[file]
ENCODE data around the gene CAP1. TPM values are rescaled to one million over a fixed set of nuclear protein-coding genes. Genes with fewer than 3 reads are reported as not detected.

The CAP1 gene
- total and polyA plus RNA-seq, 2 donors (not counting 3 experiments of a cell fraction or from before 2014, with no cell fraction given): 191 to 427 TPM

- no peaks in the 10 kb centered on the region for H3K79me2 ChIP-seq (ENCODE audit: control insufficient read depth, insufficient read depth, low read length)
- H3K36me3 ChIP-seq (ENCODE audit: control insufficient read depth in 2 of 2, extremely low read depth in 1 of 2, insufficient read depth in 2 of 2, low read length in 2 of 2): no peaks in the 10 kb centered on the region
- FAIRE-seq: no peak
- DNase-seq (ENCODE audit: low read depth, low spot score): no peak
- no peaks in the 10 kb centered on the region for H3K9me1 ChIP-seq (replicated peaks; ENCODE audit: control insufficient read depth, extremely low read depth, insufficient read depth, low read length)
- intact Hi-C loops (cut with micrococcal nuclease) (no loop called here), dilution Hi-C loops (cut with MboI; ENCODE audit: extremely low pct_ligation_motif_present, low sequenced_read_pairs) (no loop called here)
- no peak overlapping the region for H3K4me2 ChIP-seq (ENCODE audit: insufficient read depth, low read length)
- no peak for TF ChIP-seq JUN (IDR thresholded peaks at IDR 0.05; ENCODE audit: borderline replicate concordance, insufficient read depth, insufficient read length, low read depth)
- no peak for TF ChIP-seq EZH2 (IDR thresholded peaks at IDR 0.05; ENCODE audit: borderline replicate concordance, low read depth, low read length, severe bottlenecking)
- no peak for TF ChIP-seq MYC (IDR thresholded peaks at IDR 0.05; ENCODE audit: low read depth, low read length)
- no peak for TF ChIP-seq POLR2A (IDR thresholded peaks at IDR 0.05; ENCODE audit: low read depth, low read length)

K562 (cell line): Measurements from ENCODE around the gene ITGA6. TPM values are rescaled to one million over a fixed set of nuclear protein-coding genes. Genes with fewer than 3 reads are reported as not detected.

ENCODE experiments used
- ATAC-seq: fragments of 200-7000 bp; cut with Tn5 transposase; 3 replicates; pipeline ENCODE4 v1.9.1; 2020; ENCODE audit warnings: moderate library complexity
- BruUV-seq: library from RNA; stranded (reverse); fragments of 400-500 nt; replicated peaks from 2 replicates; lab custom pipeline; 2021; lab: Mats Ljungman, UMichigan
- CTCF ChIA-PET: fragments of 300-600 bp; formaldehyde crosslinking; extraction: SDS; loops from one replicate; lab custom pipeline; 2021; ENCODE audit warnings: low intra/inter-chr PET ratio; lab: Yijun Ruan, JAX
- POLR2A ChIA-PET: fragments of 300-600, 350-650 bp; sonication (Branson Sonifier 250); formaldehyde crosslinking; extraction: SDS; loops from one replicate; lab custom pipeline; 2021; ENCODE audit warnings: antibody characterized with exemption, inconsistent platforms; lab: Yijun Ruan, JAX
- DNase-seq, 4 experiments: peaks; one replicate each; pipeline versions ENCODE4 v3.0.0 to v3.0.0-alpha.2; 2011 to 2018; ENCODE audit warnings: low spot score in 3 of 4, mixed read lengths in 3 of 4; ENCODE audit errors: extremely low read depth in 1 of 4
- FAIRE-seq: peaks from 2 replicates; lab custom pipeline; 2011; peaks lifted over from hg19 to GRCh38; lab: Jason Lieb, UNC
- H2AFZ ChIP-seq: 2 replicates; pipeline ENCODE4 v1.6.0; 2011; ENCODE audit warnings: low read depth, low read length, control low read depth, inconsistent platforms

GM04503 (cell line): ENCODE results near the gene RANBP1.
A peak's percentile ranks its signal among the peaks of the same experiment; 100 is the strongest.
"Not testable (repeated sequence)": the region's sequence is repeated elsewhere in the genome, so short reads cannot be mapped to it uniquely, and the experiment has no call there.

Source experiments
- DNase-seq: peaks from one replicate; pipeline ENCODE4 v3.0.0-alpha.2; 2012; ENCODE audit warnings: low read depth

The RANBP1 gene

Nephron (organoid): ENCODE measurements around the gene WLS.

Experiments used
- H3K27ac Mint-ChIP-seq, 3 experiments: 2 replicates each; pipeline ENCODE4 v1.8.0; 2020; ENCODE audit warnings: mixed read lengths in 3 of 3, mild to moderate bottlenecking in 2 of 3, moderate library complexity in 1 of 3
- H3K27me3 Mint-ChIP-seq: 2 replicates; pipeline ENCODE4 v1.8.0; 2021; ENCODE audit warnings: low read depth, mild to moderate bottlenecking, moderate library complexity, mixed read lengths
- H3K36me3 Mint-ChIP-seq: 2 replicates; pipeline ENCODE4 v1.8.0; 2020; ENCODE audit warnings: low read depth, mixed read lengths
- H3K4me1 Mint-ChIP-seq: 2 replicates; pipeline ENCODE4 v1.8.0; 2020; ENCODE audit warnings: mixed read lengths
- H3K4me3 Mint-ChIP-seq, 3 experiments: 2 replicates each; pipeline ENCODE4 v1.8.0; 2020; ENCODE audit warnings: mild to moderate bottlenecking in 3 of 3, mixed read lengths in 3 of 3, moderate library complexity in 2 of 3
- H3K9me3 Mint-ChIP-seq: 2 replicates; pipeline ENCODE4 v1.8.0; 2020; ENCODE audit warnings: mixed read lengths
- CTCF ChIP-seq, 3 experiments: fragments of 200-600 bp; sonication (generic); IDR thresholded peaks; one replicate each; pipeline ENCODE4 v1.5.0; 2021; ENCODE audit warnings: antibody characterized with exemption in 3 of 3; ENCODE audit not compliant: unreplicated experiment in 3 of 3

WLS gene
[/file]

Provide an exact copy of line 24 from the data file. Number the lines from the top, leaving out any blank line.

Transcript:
GM04503 (cell line): ENCODE results near the gene RANBP1.